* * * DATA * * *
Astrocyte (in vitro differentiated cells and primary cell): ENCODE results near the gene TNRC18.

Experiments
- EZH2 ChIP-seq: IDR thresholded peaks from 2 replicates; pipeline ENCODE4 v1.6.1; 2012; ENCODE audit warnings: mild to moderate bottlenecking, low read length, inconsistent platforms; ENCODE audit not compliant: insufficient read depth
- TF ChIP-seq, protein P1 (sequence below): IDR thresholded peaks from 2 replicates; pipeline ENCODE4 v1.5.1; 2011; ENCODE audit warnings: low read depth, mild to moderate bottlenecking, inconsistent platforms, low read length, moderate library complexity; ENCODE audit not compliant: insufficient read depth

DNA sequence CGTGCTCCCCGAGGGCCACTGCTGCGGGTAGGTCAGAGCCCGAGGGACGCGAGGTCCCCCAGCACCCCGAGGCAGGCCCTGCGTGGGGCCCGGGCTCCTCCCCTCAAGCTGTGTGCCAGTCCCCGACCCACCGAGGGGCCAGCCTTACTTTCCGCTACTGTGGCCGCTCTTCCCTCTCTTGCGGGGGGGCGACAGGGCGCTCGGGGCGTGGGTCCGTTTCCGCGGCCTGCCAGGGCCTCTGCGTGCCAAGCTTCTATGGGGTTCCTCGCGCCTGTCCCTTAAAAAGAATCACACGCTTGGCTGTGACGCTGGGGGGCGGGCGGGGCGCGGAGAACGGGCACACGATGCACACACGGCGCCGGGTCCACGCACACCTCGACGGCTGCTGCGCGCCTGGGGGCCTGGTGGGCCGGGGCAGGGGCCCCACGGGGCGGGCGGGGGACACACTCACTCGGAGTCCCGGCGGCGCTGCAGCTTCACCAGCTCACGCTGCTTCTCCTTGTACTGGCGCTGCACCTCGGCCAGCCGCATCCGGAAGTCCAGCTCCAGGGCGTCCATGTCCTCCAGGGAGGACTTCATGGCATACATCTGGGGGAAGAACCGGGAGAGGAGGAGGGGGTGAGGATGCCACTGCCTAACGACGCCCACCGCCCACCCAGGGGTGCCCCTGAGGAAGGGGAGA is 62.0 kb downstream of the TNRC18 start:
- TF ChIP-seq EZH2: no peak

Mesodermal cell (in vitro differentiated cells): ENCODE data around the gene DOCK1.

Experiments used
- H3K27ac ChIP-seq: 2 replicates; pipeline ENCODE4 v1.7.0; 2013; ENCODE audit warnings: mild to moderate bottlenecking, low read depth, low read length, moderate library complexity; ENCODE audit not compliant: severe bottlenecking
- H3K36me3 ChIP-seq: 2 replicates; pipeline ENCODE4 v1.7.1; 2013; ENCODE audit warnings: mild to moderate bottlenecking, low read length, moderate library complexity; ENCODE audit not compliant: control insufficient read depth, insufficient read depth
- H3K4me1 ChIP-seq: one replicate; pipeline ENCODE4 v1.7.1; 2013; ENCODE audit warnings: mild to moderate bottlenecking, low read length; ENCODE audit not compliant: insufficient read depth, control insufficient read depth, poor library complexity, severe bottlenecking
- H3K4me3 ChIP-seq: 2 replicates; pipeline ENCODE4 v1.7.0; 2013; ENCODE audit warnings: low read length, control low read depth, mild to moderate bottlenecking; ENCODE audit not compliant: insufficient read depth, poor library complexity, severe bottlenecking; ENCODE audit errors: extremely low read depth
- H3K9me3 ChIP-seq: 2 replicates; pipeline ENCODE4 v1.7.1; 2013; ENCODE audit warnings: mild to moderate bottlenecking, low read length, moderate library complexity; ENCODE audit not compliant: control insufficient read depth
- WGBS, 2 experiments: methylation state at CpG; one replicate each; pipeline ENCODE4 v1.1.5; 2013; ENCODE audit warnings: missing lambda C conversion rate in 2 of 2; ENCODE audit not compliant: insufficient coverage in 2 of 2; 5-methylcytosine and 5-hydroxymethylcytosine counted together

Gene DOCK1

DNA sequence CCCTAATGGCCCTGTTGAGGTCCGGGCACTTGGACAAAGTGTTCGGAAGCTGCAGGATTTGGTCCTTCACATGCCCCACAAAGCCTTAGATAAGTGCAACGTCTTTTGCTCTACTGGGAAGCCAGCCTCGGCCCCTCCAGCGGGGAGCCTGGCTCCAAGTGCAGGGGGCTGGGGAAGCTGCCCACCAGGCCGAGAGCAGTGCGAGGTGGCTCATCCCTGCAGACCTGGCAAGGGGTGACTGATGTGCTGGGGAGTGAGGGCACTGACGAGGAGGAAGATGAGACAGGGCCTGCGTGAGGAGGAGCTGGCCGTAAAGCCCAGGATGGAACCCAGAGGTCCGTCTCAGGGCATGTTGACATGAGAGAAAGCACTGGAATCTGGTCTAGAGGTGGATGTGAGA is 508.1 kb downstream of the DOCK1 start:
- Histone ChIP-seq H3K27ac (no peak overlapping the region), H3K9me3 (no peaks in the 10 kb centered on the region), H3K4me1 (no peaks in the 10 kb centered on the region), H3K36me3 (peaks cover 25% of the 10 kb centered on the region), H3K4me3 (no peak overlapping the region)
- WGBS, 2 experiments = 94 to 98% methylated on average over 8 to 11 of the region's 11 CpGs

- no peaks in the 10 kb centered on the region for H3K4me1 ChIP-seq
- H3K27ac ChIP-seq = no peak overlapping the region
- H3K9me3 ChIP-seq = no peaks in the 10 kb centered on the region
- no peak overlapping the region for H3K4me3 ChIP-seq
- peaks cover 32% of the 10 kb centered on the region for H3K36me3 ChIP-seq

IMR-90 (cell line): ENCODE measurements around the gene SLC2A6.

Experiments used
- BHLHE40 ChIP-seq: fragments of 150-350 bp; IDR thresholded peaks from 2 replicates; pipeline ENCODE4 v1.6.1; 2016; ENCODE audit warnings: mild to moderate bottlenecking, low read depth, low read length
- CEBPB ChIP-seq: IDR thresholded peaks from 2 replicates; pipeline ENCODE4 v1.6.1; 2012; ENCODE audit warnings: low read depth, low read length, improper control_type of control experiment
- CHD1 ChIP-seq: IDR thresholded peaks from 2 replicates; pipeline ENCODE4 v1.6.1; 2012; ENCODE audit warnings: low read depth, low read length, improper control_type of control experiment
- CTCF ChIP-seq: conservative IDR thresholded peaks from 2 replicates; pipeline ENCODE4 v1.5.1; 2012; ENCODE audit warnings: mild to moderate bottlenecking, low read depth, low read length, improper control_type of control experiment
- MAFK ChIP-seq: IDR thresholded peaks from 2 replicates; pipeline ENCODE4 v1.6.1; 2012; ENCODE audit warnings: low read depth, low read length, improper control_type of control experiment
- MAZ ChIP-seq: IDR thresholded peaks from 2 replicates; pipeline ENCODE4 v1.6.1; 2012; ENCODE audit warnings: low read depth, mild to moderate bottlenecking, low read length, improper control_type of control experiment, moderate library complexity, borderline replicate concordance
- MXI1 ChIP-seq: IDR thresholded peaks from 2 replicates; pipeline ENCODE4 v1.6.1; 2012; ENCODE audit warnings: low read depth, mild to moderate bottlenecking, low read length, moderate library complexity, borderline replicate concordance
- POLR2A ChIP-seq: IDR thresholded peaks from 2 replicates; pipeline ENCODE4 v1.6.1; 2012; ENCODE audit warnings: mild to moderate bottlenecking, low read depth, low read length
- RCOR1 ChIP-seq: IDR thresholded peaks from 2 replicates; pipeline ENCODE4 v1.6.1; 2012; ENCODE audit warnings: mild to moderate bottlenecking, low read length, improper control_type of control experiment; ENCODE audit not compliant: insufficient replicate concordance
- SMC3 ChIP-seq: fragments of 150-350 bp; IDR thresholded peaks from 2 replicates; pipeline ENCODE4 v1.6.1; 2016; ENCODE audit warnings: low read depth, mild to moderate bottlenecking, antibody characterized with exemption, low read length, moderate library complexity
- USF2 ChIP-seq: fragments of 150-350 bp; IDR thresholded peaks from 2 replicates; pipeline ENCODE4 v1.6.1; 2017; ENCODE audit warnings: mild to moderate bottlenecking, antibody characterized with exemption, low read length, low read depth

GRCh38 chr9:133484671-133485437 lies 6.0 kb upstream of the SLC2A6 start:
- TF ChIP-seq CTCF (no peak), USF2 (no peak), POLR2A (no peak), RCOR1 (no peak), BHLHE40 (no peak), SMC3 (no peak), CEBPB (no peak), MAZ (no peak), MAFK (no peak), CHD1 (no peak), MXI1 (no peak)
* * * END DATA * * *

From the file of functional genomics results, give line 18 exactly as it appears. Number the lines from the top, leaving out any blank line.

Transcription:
- WGBS, 2 experiments = 94 to 98% methylated on average over 8 to 11 of the region's 11 CpGs